I once heard a transgender youth state, “What I most want from people is that they celebrate that I’m male now – and then forget about it.”*
This stuck with me because the enormity of what this young man had accomplished with the support of his family was hugely courageous. On the other hand, he didn’t do it as a statement or to be courageous. He did it because it fit; he felt right. All he wanted from others was a tacit acknowledgment that he was male – to do more than “pass” – he wanted to be accepted for who he was.
GLBT competent counseling isn’t necessarily directly about being G or L or B or T… or Q or I or any other letters you can add there. Often issues in counseling are informed by how society has responded to these sexual identity minorities; however, it starts with welcoming and valuing people first. My clients are people who want safety, security, acceptance and a sense of belonging. They are people who want to love and be loved openly.
Unjustly, living in our society as a sexual minority often means trying to create the illusion of fitting into a heterosexist society to be safe. This concealed stigma – the closet – is a safe, but stifling coping skill where risk of loss increases over time. The effect is social isolation of the true self, and the risks of exposure are high. Coming out of the closet could mean loss of a job, church, family, friends, child custody, even at times, wives and husbands. Depression and anxiety are responses that healthy people have when faced with these very real threats of loss and rejection. Some research suggests the depression and anxiety tied to concealed stigma is more harmful than to outright discrimination faced by ethnic and cultural minorities.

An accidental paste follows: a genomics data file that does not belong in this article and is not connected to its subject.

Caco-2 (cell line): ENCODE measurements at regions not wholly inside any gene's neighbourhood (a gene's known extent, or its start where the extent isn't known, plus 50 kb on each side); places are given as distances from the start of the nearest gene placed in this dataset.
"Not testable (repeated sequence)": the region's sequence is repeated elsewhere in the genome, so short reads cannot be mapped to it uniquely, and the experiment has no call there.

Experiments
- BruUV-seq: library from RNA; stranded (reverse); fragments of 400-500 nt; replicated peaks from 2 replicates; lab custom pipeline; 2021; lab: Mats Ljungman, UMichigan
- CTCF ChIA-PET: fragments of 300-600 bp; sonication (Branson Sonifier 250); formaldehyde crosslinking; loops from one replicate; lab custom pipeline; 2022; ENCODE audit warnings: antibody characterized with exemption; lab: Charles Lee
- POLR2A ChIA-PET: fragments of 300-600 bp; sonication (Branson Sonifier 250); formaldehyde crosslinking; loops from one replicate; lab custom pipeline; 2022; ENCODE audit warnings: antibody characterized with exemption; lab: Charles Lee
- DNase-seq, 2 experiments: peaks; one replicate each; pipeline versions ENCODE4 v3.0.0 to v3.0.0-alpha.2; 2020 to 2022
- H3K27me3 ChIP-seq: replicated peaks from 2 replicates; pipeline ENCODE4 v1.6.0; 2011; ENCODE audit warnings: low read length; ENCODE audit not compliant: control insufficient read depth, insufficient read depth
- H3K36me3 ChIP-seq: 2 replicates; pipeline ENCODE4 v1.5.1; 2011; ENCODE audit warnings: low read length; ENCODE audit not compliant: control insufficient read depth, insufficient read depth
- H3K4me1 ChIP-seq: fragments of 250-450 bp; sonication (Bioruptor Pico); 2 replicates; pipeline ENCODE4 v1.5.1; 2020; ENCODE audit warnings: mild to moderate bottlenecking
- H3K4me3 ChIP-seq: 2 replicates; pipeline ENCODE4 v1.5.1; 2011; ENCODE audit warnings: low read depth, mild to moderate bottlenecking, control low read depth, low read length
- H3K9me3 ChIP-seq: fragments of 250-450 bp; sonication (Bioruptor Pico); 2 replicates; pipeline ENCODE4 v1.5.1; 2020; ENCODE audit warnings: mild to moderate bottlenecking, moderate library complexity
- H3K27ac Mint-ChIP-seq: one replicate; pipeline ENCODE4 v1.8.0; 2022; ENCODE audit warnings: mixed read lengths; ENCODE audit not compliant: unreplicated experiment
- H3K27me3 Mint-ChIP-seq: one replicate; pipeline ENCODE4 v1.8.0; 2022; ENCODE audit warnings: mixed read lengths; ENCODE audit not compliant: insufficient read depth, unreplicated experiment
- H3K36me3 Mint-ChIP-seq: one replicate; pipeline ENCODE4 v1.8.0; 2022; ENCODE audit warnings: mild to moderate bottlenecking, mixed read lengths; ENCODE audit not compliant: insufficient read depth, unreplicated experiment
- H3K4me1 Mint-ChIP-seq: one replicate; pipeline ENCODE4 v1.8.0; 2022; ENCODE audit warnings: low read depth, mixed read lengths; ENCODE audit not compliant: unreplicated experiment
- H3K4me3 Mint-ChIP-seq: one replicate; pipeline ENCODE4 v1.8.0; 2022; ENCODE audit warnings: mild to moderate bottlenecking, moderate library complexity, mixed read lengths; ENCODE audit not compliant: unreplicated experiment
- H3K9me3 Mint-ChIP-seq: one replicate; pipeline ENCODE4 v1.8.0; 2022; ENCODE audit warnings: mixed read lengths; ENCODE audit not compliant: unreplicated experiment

Other issues relating to sexual identity and orientation exist beyond the closet and discrimination. People struggle with histories of assault, trauma, AIDS, body image, relationships and intimacy, eating disorders, substance abuse, domestic violence, rape, cutting, and molestation histories. What is important to understand in therapy is that these issues are not present because of the sexual identity. These traumas and struggles did not create their sexual orientation either. They are only issues for therapy because bad things have happened to otherwise healthy people who want to live more free and fulfilled lives.
“I guess I should tell you I’m gay,” another young man started his third session with me.* He almost looked angry. “Thank you for trusting me with that,” I replied, “Do you have a boyfriend?” He visibly exhaled and his posture softened. “I like a guy…,” he trailed off tentatively. “Tell me more about him,” I invited. His face brightened and for the first time in weeks I felt like I was privileged enough to see his true self glowing through the crack he had opened in the closet door.
If you, or someone you know, is looking for a GLBTIQ friendly environment, for whatever their social or emotional needs or their place in the coming out process call today.
1001 South 70th Street
Lincoln, NE 68510
(402) 325-0117 ext 1
*Examples are of no single client and are representative of years of experience with many different clients of different sexual orientations and identities.